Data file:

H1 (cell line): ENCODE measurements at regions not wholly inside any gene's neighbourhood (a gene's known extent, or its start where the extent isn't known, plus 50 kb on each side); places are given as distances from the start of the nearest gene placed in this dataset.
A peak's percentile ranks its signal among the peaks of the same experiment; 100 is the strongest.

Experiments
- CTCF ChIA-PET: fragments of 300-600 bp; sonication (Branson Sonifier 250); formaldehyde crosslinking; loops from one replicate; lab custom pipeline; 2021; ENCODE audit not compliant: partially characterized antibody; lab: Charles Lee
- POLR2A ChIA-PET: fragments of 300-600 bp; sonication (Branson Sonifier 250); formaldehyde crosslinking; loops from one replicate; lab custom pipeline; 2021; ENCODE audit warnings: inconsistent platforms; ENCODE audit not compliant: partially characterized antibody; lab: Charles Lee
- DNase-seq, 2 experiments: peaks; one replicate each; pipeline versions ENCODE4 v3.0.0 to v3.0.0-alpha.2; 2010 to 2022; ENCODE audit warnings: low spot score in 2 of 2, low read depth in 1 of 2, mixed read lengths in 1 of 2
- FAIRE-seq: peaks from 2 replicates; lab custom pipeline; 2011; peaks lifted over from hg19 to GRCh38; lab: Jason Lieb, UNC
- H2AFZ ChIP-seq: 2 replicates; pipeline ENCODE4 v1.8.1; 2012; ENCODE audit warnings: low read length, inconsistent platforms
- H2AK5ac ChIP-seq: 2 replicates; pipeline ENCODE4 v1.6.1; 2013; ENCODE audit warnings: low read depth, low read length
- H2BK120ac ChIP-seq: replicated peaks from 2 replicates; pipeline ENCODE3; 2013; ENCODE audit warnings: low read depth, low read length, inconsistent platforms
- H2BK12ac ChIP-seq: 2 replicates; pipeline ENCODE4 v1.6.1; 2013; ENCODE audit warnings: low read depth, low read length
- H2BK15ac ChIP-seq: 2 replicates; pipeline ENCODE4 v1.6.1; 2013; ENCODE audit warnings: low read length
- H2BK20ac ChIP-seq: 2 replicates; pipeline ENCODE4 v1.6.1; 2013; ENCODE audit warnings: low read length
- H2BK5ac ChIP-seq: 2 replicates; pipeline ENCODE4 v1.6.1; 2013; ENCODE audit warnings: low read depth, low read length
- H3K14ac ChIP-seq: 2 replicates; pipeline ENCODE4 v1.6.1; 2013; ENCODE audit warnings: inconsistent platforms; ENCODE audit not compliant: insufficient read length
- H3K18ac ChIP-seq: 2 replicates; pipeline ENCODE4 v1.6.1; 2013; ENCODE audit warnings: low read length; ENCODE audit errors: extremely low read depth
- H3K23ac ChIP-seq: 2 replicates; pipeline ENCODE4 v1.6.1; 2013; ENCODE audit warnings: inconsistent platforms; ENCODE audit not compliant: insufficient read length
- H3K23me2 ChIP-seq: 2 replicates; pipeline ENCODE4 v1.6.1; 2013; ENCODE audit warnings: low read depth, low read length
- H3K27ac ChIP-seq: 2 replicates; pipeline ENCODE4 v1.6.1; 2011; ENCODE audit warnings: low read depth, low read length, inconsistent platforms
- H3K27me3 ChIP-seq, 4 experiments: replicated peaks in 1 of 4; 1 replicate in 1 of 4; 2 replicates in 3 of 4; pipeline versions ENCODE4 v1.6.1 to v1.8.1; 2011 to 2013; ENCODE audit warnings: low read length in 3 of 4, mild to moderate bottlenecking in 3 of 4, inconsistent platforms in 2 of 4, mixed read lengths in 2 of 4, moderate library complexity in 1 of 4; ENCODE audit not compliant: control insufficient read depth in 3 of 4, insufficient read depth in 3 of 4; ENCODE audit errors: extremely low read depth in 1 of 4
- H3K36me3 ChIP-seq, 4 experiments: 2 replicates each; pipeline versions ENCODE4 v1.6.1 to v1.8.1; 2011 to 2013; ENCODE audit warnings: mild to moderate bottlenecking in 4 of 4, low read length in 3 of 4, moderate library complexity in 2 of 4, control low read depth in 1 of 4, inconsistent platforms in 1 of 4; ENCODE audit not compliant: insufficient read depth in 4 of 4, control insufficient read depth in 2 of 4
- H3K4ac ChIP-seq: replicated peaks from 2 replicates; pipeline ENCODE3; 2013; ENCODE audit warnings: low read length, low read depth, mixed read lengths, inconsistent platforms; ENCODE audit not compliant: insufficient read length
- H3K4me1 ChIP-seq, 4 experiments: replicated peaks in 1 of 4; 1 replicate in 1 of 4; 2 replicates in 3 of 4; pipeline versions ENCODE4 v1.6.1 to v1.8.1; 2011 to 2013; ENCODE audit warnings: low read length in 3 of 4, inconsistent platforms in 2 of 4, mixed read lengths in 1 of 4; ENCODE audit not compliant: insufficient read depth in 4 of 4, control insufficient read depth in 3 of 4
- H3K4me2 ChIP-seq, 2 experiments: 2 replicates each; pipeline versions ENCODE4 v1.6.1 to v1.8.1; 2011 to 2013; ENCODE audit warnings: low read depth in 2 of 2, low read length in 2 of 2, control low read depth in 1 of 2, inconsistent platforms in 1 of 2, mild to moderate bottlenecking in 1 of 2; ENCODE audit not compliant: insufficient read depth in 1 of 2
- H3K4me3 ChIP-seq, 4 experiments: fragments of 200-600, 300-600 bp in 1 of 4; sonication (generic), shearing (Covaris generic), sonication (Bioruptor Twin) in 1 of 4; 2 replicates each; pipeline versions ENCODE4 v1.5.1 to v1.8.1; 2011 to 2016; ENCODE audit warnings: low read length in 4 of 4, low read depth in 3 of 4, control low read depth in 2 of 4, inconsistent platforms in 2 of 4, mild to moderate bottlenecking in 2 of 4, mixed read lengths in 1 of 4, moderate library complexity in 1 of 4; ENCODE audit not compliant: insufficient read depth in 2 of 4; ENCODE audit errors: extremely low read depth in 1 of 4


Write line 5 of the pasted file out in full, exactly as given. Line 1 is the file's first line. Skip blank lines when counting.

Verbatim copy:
- POLR2A ChIA-PET: fragments of 300-600 bp; sonication (Branson Sonifier 250); formaldehyde crosslinking; loops from one replicate; lab custom pipeline; 2021; ENCODE audit warnings: inconsistent platforms; ENCODE audit not compliant: partially characterized antibody; lab: Charles Lee